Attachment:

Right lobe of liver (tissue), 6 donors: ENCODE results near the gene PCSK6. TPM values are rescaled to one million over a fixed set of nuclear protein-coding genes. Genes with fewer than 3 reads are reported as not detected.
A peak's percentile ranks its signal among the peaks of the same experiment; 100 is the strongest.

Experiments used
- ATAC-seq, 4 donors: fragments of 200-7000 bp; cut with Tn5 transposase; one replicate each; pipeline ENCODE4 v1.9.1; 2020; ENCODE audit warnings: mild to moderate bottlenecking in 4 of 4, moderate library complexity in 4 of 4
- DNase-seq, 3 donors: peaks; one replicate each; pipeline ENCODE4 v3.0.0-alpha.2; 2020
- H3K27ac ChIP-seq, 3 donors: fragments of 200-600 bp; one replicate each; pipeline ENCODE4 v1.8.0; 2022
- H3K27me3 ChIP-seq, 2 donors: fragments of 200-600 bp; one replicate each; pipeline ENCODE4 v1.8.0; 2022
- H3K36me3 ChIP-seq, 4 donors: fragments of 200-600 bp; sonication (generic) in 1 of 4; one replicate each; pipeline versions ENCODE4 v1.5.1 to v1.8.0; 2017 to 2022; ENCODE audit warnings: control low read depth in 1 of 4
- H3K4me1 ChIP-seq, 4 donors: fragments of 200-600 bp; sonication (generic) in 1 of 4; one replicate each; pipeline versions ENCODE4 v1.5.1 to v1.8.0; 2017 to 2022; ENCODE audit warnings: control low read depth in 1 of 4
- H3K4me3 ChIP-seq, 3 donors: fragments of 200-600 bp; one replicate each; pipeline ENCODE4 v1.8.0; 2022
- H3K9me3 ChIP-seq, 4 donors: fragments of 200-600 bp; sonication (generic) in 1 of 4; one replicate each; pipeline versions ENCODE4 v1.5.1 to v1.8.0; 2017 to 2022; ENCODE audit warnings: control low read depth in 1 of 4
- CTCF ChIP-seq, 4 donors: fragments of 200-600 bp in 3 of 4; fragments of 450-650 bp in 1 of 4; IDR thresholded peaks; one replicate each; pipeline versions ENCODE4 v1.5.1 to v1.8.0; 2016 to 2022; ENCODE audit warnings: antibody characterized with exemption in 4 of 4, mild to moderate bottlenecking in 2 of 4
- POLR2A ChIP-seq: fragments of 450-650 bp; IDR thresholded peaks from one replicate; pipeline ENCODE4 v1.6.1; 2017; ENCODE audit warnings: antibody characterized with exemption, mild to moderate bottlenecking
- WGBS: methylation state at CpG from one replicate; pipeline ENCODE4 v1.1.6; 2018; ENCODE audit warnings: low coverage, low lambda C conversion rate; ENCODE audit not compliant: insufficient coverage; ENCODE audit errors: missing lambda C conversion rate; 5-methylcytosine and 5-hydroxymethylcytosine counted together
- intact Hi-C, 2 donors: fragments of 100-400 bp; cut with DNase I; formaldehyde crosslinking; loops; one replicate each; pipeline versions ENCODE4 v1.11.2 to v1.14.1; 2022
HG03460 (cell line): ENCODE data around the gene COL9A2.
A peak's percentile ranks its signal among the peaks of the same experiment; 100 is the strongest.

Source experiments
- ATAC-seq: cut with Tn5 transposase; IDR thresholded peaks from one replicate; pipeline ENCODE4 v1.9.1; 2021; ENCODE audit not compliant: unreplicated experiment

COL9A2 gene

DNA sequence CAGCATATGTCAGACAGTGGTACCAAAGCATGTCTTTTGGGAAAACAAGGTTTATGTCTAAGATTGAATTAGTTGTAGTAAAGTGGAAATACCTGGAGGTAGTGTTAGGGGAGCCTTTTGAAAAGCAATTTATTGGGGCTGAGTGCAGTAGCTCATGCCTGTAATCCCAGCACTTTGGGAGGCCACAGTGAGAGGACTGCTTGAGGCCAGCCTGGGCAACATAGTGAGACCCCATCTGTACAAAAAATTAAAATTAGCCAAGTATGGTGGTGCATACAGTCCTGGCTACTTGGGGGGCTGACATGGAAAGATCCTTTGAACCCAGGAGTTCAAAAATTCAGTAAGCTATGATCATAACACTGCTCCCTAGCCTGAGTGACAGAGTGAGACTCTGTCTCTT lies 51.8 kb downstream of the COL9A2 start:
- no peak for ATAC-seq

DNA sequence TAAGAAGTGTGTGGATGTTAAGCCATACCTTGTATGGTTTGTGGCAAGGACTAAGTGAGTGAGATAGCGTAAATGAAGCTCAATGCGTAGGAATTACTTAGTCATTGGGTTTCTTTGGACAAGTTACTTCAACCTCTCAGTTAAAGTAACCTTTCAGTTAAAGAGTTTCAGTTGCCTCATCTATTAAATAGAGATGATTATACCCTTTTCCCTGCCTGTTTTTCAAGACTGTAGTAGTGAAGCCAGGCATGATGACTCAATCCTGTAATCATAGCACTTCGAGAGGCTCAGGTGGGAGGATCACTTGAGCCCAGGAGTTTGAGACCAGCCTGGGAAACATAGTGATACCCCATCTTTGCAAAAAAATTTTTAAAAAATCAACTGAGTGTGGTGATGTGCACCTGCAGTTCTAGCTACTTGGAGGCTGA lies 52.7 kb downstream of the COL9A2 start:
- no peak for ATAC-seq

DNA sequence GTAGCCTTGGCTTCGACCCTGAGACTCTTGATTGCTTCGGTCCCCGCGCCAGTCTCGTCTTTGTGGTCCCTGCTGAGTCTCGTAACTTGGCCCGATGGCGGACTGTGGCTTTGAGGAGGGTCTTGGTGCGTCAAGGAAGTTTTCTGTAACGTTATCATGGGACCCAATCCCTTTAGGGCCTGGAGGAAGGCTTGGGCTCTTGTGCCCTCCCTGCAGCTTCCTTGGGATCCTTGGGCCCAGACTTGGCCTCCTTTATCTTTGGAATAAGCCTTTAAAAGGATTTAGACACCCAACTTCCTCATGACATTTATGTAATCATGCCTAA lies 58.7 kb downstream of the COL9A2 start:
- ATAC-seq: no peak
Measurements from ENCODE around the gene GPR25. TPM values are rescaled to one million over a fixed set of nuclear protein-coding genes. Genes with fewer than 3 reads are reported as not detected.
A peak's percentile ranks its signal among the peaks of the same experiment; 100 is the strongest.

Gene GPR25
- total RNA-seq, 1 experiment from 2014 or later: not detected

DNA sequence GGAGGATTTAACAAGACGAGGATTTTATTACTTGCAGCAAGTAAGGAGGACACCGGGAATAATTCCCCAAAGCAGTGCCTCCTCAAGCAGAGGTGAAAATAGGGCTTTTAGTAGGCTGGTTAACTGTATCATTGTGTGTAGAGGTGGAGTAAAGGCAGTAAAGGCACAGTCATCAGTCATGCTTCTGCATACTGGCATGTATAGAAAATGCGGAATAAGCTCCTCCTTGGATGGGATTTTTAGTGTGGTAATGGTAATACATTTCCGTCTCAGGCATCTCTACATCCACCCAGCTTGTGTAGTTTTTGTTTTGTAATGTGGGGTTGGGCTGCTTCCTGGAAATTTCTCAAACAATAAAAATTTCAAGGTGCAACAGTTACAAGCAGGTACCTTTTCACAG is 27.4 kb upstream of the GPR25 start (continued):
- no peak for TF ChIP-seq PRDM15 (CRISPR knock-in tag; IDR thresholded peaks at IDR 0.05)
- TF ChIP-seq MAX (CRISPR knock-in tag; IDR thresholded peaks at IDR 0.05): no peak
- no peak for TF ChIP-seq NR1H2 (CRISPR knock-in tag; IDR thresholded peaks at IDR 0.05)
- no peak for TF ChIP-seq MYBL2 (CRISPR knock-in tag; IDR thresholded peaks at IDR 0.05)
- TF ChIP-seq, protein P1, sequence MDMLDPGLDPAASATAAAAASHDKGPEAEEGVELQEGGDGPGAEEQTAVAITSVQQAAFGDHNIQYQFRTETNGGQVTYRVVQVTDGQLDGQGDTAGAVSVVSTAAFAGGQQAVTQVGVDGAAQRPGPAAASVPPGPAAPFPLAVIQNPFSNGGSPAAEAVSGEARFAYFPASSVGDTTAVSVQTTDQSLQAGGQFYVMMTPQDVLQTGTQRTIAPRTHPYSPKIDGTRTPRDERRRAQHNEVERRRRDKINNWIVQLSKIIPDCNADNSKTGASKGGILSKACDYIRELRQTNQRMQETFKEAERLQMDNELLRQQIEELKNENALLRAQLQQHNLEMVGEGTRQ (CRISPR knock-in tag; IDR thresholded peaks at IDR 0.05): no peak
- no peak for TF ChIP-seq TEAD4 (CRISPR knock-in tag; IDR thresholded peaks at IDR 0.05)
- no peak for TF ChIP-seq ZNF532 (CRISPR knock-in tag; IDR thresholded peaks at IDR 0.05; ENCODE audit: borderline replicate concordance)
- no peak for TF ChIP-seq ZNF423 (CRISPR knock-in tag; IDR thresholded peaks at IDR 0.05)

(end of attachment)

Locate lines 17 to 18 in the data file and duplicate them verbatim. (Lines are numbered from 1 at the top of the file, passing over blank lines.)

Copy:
A peak's percentile ranks its signal among the peaks of the same experiment; 100 is the strongest.

Source experiments